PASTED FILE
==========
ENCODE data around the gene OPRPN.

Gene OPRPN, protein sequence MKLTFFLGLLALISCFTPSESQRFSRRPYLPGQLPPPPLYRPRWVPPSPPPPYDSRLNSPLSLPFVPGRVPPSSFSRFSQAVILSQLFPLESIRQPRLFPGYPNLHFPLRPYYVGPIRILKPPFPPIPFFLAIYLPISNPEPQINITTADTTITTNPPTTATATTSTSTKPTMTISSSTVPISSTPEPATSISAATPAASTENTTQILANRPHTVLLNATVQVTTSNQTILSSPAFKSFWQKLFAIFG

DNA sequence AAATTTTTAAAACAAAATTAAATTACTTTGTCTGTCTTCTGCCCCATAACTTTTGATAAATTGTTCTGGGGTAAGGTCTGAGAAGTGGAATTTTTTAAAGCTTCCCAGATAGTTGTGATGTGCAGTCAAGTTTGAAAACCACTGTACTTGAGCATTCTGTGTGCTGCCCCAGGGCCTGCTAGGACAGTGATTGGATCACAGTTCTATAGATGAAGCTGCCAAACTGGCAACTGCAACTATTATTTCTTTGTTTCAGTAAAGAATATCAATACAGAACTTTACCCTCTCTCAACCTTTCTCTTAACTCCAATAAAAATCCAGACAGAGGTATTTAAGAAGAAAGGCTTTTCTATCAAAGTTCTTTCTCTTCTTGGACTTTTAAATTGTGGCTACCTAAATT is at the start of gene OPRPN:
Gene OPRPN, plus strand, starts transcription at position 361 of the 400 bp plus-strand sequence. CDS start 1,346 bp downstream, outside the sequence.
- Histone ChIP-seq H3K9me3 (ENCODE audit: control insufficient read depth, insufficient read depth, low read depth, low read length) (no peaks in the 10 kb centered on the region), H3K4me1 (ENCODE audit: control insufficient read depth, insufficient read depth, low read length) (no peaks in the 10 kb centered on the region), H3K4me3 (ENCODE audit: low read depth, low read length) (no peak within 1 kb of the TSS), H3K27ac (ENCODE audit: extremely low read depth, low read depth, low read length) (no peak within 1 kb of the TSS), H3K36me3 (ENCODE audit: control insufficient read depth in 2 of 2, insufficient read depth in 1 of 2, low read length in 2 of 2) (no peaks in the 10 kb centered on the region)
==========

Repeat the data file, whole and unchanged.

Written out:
ENCODE data around the gene OPRPN.

Gene OPRPN, protein sequence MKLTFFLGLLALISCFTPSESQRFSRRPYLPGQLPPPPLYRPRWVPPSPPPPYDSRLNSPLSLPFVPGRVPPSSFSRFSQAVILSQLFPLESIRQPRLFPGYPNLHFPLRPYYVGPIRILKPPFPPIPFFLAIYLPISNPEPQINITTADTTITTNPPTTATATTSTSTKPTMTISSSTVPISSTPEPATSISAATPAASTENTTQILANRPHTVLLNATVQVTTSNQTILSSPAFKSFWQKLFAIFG

DNA sequence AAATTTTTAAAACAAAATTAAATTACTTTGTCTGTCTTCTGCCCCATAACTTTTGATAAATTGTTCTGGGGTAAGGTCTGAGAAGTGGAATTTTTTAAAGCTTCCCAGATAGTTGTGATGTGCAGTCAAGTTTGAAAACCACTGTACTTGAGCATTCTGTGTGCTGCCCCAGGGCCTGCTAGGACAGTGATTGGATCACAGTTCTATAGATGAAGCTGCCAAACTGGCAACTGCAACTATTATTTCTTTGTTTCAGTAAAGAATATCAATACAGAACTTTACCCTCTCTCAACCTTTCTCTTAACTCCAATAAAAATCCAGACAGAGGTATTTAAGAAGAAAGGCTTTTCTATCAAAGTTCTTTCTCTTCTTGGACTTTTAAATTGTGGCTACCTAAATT is at the start of gene OPRPN:
Gene OPRPN, plus strand, starts transcription at position 361 of the 400 bp plus-strand sequence. CDS start 1,346 bp downstream, outside the sequence.
- Histone ChIP-seq H3K9me3 (ENCODE audit: control insufficient read depth, insufficient read depth, low read depth, low read length) (no peaks in the 10 kb centered on the region), H3K4me1 (ENCODE audit: control insufficient read depth, insufficient read depth, low read length) (no peaks in the 10 kb centered on the region), H3K4me3 (ENCODE audit: low read depth, low read length) (no peak within 1 kb of the TSS), H3K27ac (ENCODE audit: extremely low read depth, low read depth, low read length) (no peak within 1 kb of the TSS), H3K36me3 (ENCODE audit: control insufficient read depth in 2 of 2, insufficient read depth in 1 of 2, low read length in 2 of 2) (no peaks in the 10 kb centered on the region)